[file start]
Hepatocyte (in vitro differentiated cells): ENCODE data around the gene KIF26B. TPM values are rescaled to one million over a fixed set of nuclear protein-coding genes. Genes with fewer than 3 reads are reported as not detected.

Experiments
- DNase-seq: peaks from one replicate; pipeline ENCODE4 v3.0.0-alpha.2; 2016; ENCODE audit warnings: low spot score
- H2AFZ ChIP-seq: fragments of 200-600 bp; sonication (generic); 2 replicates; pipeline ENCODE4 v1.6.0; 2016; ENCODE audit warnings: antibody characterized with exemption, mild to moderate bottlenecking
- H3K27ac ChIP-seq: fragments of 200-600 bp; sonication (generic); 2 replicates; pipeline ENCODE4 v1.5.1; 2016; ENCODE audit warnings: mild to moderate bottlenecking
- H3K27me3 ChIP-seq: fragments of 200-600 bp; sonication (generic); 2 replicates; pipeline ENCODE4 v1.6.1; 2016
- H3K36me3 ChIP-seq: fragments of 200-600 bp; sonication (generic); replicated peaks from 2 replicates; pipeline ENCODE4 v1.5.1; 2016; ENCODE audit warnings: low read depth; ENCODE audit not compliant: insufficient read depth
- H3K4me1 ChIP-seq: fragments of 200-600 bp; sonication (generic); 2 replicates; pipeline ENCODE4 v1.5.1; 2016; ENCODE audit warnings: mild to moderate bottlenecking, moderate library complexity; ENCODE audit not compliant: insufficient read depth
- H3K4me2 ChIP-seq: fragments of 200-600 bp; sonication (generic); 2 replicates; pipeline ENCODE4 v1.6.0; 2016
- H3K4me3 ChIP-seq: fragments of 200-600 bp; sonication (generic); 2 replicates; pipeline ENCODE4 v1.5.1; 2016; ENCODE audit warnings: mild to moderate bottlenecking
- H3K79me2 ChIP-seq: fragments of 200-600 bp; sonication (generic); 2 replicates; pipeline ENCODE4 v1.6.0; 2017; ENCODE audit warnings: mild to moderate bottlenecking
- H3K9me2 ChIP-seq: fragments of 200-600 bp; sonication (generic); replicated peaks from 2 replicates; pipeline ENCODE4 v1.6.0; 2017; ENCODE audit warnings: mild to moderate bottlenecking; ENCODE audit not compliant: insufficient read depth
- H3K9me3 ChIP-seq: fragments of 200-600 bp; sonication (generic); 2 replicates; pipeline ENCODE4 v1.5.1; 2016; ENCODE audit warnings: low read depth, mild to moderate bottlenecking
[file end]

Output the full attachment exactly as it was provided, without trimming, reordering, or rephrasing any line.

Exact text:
Hepatocyte (in vitro differentiated cells): ENCODE data around the gene KIF26B. TPM values are rescaled to one million over a fixed set of nuclear protein-coding genes. Genes with fewer than 3 reads are reported as not detected.

Experiments
- DNase-seq: peaks from one replicate; pipeline ENCODE4 v3.0.0-alpha.2; 2016; ENCODE audit warnings: low spot score
- H2AFZ ChIP-seq: fragments of 200-600 bp; sonication (generic); 2 replicates; pipeline ENCODE4 v1.6.0; 2016; ENCODE audit warnings: antibody characterized with exemption, mild to moderate bottlenecking
- H3K27ac ChIP-seq: fragments of 200-600 bp; sonication (generic); 2 replicates; pipeline ENCODE4 v1.5.1; 2016; ENCODE audit warnings: mild to moderate bottlenecking
- H3K27me3 ChIP-seq: fragments of 200-600 bp; sonication (generic); 2 replicates; pipeline ENCODE4 v1.6.1; 2016
- H3K36me3 ChIP-seq: fragments of 200-600 bp; sonication (generic); replicated peaks from 2 replicates; pipeline ENCODE4 v1.5.1; 2016; ENCODE audit warnings: low read depth; ENCODE audit not compliant: insufficient read depth
- H3K4me1 ChIP-seq: fragments of 200-600 bp; sonication (generic); 2 replicates; pipeline ENCODE4 v1.5.1; 2016; ENCODE audit warnings: mild to moderate bottlenecking, moderate library complexity; ENCODE audit not compliant: insufficient read depth
- H3K4me2 ChIP-seq: fragments of 200-600 bp; sonication (generic); 2 replicates; pipeline ENCODE4 v1.6.0; 2016
- H3K4me3 ChIP-seq: fragments of 200-600 bp; sonication (generic); 2 replicates; pipeline ENCODE4 v1.5.1; 2016; ENCODE audit warnings: mild to moderate bottlenecking
- H3K79me2 ChIP-seq: fragments of 200-600 bp; sonication (generic); 2 replicates; pipeline ENCODE4 v1.6.0; 2017; ENCODE audit warnings: mild to moderate bottlenecking
- H3K9me2 ChIP-seq: fragments of 200-600 bp; sonication (generic); replicated peaks from 2 replicates; pipeline ENCODE4 v1.6.0; 2017; ENCODE audit warnings: mild to moderate bottlenecking; ENCODE audit not compliant: insufficient read depth
- H3K9me3 ChIP-seq: fragments of 200-600 bp; sonication (generic); 2 replicates; pipeline ENCODE4 v1.5.1; 2016; ENCODE audit warnings: low read depth, mild to moderate bottlenecking